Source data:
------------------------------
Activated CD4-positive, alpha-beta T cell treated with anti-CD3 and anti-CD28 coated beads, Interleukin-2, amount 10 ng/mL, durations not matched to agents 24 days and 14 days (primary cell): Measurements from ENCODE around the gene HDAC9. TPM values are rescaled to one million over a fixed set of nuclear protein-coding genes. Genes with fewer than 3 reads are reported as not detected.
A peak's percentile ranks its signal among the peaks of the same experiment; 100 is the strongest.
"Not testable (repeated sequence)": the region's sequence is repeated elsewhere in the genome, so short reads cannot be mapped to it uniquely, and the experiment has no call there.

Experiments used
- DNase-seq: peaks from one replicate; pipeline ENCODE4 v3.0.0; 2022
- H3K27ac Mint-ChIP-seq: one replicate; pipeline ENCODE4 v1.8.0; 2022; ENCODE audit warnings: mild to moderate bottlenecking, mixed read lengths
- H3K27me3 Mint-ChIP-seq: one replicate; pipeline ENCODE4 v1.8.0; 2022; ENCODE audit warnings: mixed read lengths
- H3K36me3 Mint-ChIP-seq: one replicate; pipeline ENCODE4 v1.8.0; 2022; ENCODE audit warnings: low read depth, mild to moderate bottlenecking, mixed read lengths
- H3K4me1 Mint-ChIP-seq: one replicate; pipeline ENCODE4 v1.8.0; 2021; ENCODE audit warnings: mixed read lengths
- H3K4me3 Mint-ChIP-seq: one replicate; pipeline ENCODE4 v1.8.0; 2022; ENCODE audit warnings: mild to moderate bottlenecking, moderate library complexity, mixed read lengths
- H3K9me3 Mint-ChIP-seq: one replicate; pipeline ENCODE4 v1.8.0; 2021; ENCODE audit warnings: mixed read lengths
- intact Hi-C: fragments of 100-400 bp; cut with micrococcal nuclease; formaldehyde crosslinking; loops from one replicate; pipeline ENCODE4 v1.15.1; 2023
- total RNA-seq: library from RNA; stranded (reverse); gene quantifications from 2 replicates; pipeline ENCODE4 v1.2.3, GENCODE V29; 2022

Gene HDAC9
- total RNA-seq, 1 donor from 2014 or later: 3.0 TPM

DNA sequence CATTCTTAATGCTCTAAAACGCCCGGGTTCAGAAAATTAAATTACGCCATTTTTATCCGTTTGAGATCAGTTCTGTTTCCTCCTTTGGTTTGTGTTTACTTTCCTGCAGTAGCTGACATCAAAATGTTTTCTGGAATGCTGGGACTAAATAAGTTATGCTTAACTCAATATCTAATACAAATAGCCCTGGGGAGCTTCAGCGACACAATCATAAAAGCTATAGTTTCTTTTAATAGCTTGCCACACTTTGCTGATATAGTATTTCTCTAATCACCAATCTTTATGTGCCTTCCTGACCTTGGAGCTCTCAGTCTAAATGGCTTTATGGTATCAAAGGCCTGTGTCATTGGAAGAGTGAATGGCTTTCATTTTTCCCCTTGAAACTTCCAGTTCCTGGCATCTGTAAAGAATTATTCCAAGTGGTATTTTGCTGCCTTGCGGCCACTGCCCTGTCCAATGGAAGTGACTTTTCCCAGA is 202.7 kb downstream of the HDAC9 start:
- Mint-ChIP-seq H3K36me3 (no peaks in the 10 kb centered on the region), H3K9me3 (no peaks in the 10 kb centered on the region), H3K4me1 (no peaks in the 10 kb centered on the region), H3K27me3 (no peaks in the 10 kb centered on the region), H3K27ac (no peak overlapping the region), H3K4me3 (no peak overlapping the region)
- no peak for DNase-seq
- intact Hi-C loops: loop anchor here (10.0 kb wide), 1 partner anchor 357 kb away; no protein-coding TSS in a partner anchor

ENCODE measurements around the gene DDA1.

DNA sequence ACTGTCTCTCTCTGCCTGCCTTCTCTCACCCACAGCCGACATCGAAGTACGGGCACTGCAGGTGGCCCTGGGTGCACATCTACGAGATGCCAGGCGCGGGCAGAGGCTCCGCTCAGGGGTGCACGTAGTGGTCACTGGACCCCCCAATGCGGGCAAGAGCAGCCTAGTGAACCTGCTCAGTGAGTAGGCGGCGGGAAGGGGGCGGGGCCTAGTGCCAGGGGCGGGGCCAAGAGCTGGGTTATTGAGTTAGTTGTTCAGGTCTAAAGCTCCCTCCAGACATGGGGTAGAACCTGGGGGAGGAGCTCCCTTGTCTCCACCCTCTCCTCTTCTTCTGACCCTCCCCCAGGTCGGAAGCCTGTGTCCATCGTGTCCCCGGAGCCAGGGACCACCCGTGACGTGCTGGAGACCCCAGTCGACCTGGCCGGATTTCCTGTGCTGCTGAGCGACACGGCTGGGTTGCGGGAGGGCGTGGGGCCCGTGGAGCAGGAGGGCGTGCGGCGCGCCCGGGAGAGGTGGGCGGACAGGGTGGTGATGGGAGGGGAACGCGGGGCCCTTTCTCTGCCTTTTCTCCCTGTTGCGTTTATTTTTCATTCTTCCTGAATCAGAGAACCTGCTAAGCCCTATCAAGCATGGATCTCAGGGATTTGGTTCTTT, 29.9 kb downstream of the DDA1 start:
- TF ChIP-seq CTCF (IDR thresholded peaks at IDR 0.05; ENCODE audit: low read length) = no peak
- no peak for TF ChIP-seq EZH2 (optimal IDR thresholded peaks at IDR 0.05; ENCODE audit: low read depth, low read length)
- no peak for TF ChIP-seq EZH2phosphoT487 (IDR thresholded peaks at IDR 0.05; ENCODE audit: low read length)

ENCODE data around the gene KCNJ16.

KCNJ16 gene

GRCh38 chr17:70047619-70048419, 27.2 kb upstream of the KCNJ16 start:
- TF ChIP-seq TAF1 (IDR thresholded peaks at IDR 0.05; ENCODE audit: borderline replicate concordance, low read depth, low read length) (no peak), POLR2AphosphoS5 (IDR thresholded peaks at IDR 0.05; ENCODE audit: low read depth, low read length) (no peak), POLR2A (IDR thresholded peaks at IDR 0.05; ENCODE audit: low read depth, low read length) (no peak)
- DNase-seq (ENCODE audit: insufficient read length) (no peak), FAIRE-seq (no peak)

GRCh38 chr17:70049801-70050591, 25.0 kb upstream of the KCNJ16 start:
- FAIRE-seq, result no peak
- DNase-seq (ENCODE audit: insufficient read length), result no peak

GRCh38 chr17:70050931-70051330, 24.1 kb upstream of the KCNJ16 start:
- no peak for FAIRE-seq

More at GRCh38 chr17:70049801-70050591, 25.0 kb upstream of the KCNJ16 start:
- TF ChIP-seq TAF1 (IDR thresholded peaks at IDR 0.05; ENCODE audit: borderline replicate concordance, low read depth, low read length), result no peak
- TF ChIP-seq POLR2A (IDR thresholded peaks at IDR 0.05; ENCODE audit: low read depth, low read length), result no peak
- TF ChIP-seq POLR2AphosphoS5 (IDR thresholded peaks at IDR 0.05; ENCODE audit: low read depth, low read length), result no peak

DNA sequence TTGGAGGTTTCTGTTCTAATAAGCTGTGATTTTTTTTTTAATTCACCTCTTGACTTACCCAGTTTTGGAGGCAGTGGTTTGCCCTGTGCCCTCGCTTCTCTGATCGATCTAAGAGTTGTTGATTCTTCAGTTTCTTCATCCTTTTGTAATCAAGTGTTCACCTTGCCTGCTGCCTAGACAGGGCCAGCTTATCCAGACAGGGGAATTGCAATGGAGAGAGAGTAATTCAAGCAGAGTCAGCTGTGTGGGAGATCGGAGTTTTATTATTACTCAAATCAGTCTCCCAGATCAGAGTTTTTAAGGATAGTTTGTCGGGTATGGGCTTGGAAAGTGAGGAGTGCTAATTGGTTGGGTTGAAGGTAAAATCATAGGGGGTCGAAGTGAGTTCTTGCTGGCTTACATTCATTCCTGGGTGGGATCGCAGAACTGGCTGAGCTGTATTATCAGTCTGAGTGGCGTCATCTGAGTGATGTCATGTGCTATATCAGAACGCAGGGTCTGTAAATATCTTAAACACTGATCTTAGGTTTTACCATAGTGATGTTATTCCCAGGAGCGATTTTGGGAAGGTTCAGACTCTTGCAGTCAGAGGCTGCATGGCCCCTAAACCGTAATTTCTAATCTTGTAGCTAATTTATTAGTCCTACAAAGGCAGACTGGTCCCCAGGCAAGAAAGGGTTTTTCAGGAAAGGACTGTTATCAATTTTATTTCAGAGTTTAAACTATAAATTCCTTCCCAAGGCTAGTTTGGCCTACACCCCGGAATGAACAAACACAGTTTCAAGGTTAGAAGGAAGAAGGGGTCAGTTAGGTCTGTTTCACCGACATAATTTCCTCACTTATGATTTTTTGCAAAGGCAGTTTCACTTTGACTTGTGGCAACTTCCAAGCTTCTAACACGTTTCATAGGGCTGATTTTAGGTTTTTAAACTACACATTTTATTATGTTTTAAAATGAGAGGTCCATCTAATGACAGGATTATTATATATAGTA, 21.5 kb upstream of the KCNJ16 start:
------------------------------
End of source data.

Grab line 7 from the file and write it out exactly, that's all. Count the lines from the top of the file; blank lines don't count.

- H3K27me3 Mint-ChIP-seq: one replicate; pipeline ENCODE4 v1.8.0; 2022; ENCODE audit warnings: mixed read lengths